For Mike and Patty Lunt, music and community inspire legacy giving

What happens when a musician moves to town and discovers the LBC? Guitarist and LBC donor Mike Lunt spells it out loud: “The sound! The atmosphere! The stage – it was fantastic! After that, Patty and I went to see several shows of varying types, from ballet to comedy to the different music shows. Everyone from the ushers to the concessions staff were kind and welcoming. We pretty much fell in love with the place.”

Then Patty Lunt points the spotlight on the other half of their story: “The fact that it is a nonprofit and community oriented really struck home for us. The whole attitude at LBC is ‘We’re here for the community, and the community comes first.’” Plain and simple, what better reasons to donate their estate through their trust as a legacy gift to the LBC? Their gift will ensure LBC continues to connect community through the arts across schools, homes, and stages indefinitely – and in their name.

“Playing it forward” through music

Mike plays bass for local band Highway 12, with a passion for music that he discovered as a teenager. Over the years, he was in several bands and, for a while, had a small home recording studio where he made recordings and CDs.

Mike and Patty also both grew up around Monterey Bay and owned and operated the Recycled Records store near Cannery Row for 32 years. “You can’t complain when you spend all day listening to music and talking to people about music,” said Mike. When it was time to retire, they sold the store, which had been open since 1975, and they settled in Santa Rosa.

For Mike and Patty Lunt, music and community inspire legacy giving

“We love it here. We enjoy every day,” Patty said. “Once we discovered the LBC and learned about the musical programs LBC makes possible for kids, we wanted to be part of that. Especially the school programs, where students are introduced to the music of different cultures. We believe in that a lot.”

“Music gives you exposure to different cultures that you might not experience in your day-to-day life, and when that happens, people become more open minded, more inclusive,” Patty said. “There is so much disparity in the world these days, so much fear of anyone different. One of the most important things we can do for children is to take away the fear of differences and teach them that we are all just people whose life experience, when explored, can make our own lives richer.”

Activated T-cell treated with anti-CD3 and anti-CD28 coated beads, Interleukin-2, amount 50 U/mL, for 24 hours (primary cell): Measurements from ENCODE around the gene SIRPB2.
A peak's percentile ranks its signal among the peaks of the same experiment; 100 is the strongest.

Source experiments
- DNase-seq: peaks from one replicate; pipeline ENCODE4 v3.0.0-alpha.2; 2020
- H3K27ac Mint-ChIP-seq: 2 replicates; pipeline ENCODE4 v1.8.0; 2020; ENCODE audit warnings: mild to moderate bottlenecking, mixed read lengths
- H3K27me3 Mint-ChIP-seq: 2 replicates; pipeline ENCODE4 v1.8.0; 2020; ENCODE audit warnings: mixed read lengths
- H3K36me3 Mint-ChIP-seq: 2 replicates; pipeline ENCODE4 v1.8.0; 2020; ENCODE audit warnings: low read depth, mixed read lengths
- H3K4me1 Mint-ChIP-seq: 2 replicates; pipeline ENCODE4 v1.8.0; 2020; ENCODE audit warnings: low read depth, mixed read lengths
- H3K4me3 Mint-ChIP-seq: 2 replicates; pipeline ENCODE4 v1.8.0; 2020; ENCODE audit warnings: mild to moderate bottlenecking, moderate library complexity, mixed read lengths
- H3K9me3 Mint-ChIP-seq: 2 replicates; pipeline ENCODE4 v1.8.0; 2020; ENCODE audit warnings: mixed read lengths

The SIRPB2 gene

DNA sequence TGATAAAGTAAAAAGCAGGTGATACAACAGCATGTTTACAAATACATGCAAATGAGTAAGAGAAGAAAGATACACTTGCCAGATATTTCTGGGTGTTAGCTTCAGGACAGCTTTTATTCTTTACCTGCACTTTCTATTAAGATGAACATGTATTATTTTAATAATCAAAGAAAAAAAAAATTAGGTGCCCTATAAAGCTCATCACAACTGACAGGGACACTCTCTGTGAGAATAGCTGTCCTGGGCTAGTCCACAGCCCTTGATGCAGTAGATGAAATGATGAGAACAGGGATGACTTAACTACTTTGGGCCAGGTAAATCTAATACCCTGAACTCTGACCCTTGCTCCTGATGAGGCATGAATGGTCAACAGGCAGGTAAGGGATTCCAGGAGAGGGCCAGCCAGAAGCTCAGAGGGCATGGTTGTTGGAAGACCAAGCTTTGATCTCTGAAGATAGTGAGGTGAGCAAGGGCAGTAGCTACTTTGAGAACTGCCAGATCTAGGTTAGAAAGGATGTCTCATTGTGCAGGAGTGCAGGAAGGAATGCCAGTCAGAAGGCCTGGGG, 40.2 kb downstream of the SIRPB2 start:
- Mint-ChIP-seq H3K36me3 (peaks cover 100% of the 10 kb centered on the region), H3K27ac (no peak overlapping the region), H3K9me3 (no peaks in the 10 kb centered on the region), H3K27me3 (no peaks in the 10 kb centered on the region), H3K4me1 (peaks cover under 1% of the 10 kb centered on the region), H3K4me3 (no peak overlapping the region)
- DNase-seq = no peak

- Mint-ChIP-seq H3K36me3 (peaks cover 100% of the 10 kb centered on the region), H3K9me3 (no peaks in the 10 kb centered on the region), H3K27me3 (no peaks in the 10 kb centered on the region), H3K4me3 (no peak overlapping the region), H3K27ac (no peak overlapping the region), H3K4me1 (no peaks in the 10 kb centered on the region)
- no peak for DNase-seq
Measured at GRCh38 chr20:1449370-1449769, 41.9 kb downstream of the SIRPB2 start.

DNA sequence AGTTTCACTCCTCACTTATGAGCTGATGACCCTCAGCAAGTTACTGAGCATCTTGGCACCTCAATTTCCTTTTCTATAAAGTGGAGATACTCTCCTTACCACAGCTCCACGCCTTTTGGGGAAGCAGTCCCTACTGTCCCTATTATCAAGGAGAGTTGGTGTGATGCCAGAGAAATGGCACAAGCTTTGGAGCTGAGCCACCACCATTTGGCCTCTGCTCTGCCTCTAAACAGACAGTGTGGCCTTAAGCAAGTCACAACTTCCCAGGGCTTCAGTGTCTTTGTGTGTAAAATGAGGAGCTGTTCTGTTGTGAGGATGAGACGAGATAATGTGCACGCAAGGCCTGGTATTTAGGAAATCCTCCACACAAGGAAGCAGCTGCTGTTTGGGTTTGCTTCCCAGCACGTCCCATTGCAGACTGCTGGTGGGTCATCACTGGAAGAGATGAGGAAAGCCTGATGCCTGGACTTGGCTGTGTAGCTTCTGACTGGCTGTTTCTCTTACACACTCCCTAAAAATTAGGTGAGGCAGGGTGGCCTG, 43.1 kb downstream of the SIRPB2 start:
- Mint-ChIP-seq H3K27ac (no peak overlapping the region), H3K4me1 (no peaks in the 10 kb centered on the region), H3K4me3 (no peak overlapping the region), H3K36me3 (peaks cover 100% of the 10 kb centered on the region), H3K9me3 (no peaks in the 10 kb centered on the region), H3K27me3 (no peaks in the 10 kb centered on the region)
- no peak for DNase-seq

“Most concert halls you go to, you get rock, jazz, classical, but at LBC, you get a broader spectrum,” Mike said. “The Hispanic culture that is such a big part of this community is represented in the many Latin music programs. You wouldn’t find those in most rock-oriented concert halls in the Bay Area.”

Once Mike and Patty learned about and experienced the many ways LBC enriches the region with a wide variety of arts and entertainment programs, a light bulb went off. “We had been thinking about what we would do with our estate for many years because we don’t have any kids,” said Patty. “I guess it was our experience attending the first show after the fires that really drove the answer home.”

Patty described the atmosphere around that first gathering in the theater like it was one big beating heart reminding people they were alive and loved. “I think that’s when we just looked at each other and said, ‘Wait a minute. We love the LBC. Everybody loves being there. There’s always a great sense of community. We really wanted to do something lasting.”

“This was something we had talked about doing for a while because everyone should prepare,” said Mike. “The time was right, and it makes me sleep better at night, knowing that, when my time comes, we’ve done something for the community. And you don’t have to leave your whole estate to LBC. You can leave them $5000, and it would do so much for so many people. Everything is appreciated.”

“As soon as we said it, we got the feeling like that’s what we want to do,” said Patty. “To keep that alive for this community so that, maybe years after we’re gone, some kids who aren’t even born yet will be able to pursue music because of our donation. Maybe a life just went down a totally different path because a student took the music class we made possible.”

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